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Finally there is Sema, my youngest. She is thirteen months old. She is a calm, happy baby, but her temper does flare up if she gets pushed far enough (try taking away her baby-doll... just try it, I DARE you!). Her major goal in life is to outdo her siblings.

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Tuckered Out

My Youngest Daughter Turned One

awhile back. I know we've already done the baby-destroys-the-cake thing on this blog, but what the heck, here's an encore, this time in strawberry!

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Sheer Pleasure
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Abject Destruction

She's walking and talking these days, full of energy and absolutely determined to do everything her big sister does.

Sunday, February 12, 2006

I Am Back...

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I haven’t been blogging much lately. We made a trip to Turkey this summer, then didn’t have a maid for months when we got back, thus the duties of domestic life trumped blogging for the most part. Since that time, we have hired a wonderful new maid from Ethiopia, her name is Marima, and she's been a Godsend.

I’ve also been active elsewhere on the net. I try to keep religion and politics fairly toned down in this blog. As a resource about life in Qatar, I think it appeals to a wide variety of people who may have greatly disparate ideas about such things. I think that within the scope of a blog like this, excessive commentary about specific political or religious views detracts from it’s usefulness, so therefore I take it elsewhere. Two places I contribute to regularly are Daily Kos, and Street Prophets, for political and religious commentary, respectively.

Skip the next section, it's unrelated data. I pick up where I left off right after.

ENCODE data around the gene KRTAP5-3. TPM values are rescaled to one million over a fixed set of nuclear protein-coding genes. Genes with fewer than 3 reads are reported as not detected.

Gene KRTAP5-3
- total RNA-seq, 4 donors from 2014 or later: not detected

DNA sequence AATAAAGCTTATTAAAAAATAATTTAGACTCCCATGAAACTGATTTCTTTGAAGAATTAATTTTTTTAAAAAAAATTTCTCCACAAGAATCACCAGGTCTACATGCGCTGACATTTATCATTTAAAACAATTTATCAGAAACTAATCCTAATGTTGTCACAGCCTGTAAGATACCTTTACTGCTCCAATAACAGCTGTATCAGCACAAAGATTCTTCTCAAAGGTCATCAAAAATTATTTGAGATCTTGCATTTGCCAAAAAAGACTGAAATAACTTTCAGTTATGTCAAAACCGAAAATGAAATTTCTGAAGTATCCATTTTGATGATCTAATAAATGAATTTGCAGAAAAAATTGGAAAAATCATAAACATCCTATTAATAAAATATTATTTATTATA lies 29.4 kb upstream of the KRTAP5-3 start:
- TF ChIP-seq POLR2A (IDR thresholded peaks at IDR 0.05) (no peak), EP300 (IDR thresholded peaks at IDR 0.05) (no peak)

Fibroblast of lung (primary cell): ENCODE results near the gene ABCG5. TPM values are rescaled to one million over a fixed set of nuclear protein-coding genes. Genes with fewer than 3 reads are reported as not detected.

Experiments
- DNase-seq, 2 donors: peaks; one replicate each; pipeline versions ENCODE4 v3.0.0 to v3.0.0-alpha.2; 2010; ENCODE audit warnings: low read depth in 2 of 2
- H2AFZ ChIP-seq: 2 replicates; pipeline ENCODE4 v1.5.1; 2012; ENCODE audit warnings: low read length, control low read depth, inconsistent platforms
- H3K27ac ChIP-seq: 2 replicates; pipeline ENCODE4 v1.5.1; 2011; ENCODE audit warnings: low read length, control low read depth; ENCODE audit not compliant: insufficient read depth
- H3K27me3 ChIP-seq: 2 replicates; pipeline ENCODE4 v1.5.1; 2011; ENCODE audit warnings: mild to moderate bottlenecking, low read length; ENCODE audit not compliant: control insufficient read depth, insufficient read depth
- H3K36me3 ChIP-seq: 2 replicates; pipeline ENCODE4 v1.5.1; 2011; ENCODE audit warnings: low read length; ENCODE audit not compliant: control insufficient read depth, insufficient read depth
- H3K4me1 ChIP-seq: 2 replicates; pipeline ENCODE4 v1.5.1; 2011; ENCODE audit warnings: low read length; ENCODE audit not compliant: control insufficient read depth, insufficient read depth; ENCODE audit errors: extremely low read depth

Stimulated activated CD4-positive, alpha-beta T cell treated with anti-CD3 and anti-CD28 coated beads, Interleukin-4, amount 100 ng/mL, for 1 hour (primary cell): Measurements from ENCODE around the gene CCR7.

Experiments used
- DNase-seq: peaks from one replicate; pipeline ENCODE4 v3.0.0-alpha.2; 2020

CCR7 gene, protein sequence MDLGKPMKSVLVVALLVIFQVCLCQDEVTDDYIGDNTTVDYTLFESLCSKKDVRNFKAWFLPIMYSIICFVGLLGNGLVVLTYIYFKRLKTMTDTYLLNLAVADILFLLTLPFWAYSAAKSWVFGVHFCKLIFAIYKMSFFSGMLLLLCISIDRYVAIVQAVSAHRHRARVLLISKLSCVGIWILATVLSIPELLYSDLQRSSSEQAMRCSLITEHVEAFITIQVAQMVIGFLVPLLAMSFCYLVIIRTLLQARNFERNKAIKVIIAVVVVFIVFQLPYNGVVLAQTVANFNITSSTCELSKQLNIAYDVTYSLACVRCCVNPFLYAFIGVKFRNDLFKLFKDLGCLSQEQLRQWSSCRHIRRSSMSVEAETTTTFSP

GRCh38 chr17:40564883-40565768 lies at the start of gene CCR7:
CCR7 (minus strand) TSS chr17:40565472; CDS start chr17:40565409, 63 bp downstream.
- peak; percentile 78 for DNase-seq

The fortunate thing about a blog of this nature is that the information therein doesn’t change much, and what I wrote about a year ago still holds true today. In any case, I am back.

Saturday, February 11, 2006

Cardamom Pods

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Monday, January 16, 2006

Painting, Doha Cultural Festival 2005 Posted by Picasa

Sunday, October 30, 2005

Painting, Doha Cultural Festival 2005 Posted by Picasa

Ostrich eggs Posted by Picasa

This is number two, our eldest daughter Posted by Picasa

She's a princess Posted by Picasa

She loves high heels! Posted by Picasa

Number two turned three recently Posted by Picasa

Elephant with make-up, Doha zoo Posted by Picasa

Number three is almost ten months old now Posted by Picasa

Saturday, October 08, 2005

Chocolate cake! Posted by Picasa

My youngest is crawling Posted by Picasa

Saturday, July 09, 2005

Date harvest Posted by Picasa

It's Date Season

The dates are finally getting ripe. After weeks of blistering heat they are starting to turn brown. While still not completely ripe, they are quite good even now... those pictured above are current.

Friday, June 10, 2005

Here's a picture of my youngest

She's five months old now

Nursing mother

The baby latches on

Nursing Mother

Here’s something kind of cute. This is a breastfeeding doll. These are hand-made by a women’s group in Saudi Arabia to raise awareness about breastfeeding. Breastfeeding rates in the Gulf are still pretty good, but they are falling as the economies modernize. This doll is part of an effort to slow or stop that trend.

Saturday, June 04, 2005

Painting, Doha Cultural Festival 2005


Summer Swimsuit Edition!

Here are some pictures of swimsuits that I found on-line. These aren’t actually from Qatar, but you will see these here, especially among Arab ex-pats. My wife is having one brought back from Egypt. Wearing a get up like this isn’t necessary, but it does tend to cut down on the stare factor.

Other ways that women deal with this problem are to swim in indoor women-only pools, to swim with an abaya covering the body (a bit impractical unless you’re just wading), to swim in remote locations far from prying eyes (best bet), or to forego swimming altogether. With even night time temperatures climbing into the thirties, this last option would be unfortunate. One more option is whenever you swim, to bring along your mean and nasty western ex-pat husband to kick some serious behind if anybody gets impolite.